For Immediate Release
Contact: Amy Day
Tel: 515.271.0344 (o)
“Even Stones Have Eyes” by Pakistani-American artist Huma Bhabha is the 32nd Sculpture installed at the John and Mary Pappajohn Sculpture Park
DES MOINES, IA (April 2023) – The latest addition to the John and Mary Pappajohn Sculpture Park is an imposing bronze sculpture entitled, “Even Stones Have Eyes,” 2023, by Pakistani-American artist, Huma Bhabha. In this 12-foot-high bronze sculpture, Bhabha positions a female figure with a missing arm and peg leg as a monumental giant. The work could be perceived as having several faces, inviting views from multiple angles. Like the mythological Roman god Janus who is often seen as the god of doorways, these various “fronts” or facades exhibit dualities such as life and death, beginnings and endings, entrances and exits. This is a fitting metaphor for a figure that might be alternately viewed as the aggressor or the victim. The somewhat unsettling monsters in Bhabha’s work speak to the concept of displacement and disillusionment derived from the region of her birth where she has stated that because of war, “cities can look like architectural digs.”
Bhabha simultaneously draws from past representations of the human figure, such as Paleolithic, Egyptian, or classical sculptures of ancient Greece, as well as imagery taken from today’s cartoons, horror films, and science-fiction. The dark patina on “Even Stones Have Eyes” gives the impression of rust and age, invoking simultaneous feelings of both an ancient and contemporary object. Additionally, Bhabha’s use of found materials in her creative process harkens to the artwork of Modern artists such as Pablo Picasso and Robert Rauschenberg.
Born in Karachi, Pakistan, Bhabha came to the United States to study at the Rhode Island School of Design and Columbia University where she earned an MFA in 1989. She has had equally monumental works exhibited on the roof garden of the Metropolitan Museum of Art in New York and on the National Mall in Washington D.C. at the Hirshhorn Museum and Sculpture Garden.
Funds for the purchase of this sculpture were given by John Pappajohn in memory of his wife, Mary. John and Mary Pappajohn Director Jeff Fleming is thrilled to share this work with the community before his retirement at the end of this month. “It is a special privilege to announce a new addition to the John and Mary Pappajohn Sculpture Park. This work by Huma Bhabha is a fitting tribute to a marvelous lady, and the entire Art Center community is pleased that we can honor Mary Pappajohn in this way.”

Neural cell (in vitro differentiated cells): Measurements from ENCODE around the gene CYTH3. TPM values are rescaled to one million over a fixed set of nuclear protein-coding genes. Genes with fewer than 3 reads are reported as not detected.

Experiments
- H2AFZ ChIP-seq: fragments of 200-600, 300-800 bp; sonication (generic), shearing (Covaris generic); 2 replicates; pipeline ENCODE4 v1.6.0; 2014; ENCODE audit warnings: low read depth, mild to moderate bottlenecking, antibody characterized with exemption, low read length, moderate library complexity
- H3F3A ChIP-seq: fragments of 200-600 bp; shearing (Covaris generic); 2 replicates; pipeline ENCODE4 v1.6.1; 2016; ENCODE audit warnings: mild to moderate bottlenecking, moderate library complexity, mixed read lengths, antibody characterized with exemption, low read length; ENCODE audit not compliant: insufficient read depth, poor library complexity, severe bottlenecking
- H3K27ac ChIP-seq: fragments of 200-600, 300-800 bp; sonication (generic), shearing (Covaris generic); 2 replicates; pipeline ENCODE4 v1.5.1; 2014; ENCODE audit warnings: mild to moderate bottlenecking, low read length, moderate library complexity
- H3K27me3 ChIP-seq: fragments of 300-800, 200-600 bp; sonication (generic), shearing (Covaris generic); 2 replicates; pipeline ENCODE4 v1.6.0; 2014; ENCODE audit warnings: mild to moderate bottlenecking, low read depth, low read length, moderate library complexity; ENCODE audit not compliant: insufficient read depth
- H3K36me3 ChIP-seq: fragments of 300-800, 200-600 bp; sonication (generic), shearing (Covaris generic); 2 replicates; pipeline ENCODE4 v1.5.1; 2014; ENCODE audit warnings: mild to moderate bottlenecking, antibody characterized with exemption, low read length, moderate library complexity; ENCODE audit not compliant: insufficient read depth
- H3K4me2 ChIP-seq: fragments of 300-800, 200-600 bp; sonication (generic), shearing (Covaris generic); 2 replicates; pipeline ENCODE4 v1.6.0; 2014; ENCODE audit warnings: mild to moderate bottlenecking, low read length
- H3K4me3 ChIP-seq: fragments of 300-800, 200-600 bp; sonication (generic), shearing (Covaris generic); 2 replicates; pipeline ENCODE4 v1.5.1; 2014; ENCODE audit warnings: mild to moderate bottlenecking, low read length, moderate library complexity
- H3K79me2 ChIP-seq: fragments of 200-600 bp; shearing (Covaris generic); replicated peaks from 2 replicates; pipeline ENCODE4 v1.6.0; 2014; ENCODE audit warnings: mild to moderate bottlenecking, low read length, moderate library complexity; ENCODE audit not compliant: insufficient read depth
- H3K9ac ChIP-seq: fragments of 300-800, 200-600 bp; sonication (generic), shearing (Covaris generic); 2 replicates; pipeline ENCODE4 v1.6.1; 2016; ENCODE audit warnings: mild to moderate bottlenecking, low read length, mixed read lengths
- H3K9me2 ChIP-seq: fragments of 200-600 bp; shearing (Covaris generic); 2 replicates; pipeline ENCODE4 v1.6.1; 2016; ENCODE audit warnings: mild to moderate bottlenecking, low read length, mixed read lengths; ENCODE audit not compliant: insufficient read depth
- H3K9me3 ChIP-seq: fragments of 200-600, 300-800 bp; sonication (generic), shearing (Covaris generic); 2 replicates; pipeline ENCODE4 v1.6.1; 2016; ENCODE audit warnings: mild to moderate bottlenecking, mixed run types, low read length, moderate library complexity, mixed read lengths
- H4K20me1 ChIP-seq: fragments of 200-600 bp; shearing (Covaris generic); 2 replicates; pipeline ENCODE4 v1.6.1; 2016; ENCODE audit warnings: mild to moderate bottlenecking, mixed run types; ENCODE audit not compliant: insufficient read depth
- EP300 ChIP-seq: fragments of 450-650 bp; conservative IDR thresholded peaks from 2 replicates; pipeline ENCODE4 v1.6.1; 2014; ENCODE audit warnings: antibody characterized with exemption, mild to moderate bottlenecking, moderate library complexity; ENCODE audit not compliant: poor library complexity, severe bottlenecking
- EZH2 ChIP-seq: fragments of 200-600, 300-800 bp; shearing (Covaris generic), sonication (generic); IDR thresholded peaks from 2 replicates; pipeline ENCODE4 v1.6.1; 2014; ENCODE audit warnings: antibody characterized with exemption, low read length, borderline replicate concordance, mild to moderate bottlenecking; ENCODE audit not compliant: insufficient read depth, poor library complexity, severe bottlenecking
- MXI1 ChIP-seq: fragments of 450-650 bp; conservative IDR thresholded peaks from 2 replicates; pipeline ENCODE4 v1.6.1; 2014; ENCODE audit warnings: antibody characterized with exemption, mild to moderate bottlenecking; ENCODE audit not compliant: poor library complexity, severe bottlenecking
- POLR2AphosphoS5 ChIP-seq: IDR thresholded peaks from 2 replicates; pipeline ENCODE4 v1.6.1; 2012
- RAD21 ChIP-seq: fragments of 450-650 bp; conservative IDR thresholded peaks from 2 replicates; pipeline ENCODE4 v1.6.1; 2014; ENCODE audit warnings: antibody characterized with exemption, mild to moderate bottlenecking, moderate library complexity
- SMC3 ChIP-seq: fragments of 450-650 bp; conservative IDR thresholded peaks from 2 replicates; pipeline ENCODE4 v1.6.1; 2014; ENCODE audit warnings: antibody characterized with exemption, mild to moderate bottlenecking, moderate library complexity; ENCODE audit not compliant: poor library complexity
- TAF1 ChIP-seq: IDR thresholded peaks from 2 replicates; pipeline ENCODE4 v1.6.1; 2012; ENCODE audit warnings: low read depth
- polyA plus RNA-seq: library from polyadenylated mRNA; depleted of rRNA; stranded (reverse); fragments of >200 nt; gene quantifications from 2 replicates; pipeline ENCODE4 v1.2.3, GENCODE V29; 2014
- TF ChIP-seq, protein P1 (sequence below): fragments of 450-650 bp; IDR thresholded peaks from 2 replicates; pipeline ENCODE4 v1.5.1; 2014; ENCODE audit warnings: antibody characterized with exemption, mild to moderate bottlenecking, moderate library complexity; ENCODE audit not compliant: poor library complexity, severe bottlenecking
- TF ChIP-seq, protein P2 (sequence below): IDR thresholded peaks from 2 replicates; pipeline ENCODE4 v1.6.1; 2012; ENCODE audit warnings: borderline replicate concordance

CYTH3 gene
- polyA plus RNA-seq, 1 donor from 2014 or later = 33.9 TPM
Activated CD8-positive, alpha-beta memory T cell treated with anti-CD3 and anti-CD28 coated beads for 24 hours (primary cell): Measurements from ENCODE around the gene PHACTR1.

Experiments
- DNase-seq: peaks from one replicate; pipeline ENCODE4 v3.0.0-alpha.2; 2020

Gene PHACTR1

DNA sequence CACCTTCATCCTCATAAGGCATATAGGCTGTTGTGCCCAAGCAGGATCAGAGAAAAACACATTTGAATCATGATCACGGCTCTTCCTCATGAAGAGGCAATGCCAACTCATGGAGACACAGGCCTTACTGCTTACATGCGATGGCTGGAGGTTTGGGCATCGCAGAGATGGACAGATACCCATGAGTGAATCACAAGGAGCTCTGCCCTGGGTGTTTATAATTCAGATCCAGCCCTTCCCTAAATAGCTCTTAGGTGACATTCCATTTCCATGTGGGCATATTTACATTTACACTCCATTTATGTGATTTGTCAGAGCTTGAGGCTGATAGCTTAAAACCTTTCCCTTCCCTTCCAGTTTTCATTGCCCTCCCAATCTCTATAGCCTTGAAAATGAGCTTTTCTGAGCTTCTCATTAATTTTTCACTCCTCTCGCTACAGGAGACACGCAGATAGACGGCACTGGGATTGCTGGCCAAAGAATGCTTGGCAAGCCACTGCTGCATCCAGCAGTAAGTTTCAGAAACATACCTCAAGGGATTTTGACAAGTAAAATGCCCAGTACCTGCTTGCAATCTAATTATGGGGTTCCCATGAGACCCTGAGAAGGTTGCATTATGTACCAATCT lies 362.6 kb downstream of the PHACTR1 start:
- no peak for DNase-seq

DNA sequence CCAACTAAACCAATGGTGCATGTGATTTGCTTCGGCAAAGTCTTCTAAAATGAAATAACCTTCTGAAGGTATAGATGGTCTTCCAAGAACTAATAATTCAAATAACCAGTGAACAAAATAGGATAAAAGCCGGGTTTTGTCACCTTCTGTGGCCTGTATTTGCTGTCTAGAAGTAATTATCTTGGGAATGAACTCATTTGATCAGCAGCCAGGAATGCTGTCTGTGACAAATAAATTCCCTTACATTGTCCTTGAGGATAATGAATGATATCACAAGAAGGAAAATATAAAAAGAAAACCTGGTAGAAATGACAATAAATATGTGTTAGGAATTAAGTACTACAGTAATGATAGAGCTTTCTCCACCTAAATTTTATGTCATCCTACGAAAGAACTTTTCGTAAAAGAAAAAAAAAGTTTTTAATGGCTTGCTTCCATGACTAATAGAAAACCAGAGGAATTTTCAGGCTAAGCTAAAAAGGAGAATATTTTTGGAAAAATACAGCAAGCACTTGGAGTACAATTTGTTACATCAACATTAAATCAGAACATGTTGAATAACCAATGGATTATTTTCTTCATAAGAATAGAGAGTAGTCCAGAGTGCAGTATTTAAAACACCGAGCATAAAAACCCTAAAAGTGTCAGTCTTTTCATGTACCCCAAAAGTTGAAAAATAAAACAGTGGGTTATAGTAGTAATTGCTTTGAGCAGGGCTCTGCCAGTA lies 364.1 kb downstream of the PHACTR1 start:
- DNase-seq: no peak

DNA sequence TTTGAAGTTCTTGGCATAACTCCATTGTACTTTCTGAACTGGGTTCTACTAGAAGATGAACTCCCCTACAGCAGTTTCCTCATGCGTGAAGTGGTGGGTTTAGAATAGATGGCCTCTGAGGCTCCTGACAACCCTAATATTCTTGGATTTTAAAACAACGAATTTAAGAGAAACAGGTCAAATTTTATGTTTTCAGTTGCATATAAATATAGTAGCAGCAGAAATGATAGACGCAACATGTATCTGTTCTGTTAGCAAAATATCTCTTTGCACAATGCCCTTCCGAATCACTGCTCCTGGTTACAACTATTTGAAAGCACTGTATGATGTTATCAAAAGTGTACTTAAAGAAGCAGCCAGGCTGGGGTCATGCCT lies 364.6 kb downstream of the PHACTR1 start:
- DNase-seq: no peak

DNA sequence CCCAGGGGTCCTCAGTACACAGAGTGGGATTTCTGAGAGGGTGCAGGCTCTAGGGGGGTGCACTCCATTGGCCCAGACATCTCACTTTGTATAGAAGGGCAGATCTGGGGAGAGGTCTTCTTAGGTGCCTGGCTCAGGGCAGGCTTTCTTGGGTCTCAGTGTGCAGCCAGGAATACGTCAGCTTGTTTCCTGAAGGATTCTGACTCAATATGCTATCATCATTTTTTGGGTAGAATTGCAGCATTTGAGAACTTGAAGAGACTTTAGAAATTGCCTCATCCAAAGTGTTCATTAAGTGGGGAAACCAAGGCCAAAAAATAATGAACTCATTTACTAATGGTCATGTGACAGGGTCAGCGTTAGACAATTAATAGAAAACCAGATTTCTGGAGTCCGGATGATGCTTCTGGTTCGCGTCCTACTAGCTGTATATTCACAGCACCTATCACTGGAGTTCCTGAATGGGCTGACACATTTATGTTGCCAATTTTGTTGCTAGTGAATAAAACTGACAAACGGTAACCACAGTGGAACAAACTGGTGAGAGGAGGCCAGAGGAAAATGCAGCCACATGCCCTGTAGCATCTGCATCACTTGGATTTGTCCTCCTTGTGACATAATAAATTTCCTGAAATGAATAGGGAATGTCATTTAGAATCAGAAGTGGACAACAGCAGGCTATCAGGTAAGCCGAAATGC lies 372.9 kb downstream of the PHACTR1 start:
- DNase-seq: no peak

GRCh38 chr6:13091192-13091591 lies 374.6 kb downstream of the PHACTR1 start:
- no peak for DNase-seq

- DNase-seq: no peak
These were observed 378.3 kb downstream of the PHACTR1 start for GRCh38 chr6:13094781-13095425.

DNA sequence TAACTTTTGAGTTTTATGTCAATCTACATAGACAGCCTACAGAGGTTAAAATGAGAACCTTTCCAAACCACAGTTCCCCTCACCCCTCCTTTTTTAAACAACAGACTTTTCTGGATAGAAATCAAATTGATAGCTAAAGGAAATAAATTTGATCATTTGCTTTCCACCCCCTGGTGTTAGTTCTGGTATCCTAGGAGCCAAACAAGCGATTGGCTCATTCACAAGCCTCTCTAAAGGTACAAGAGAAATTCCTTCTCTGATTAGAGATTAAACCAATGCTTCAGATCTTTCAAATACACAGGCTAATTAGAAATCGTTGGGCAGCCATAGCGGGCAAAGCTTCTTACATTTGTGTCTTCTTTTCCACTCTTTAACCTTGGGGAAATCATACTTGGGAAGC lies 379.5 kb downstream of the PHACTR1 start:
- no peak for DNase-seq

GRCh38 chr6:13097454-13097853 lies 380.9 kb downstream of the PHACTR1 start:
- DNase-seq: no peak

For additional information or images, contact Director of External Affairs Amy Day at 515.271.0344 or email@example.com.
About the Des Moines Art Center + John and Mary Pappajohn Sculpture Park
Recognized by international art critics as a world-class museum in the heart of the Midwest, the Des Moines Art Center, an AAM-accredited institution, has amassed an important collection of art from the 19th century to the present, with a major emphasis on contemporary art. Focused on quality and global in scope, it includes major works by Henry Ossawa Tanner, Edward Hopper, Georgia O’Keeffe, Francis Bacon, Andy Goldsworthy, Henri Matisse, Wangechi Mutu, Ai Wei Wei, and Kara Walker, among hundreds of others. The collection is housed in three major buildings, each designed by a renowned architect—Eliel Saarinen, I. M. Pei, and Richard Meier. General admission to the museum is always free for all.
In September 2009, the John and Mary Pappajohn Sculpture Park opened in Des Moines’ Western Gateway Park. Philanthropists John and Mary Pappajohn provided funding for and donated 32 sculptures by internationally acclaimed contemporary artists to the Des Moines Art Center. The collection of sculptures by such artists as Martin Puryear, Louise Bourgeois, Deborah Butterfield, Willem de Kooning, Mark di Suvero, Olafur Eliasson, Keith Haring, Robert Indiana, Ellsworth Kelly, Yayoi Kusama, Jaume Plensa, Richard Serra, and Joel Shapiro is the most significant donation of artwork to the Art Center in a single gift in the museum’s history. The Pappajohn Sculpture Park is a collaboration of the Pappajohns, the City of Des Moines, the Des Moines Art Center, and numerous corporate and private donors.
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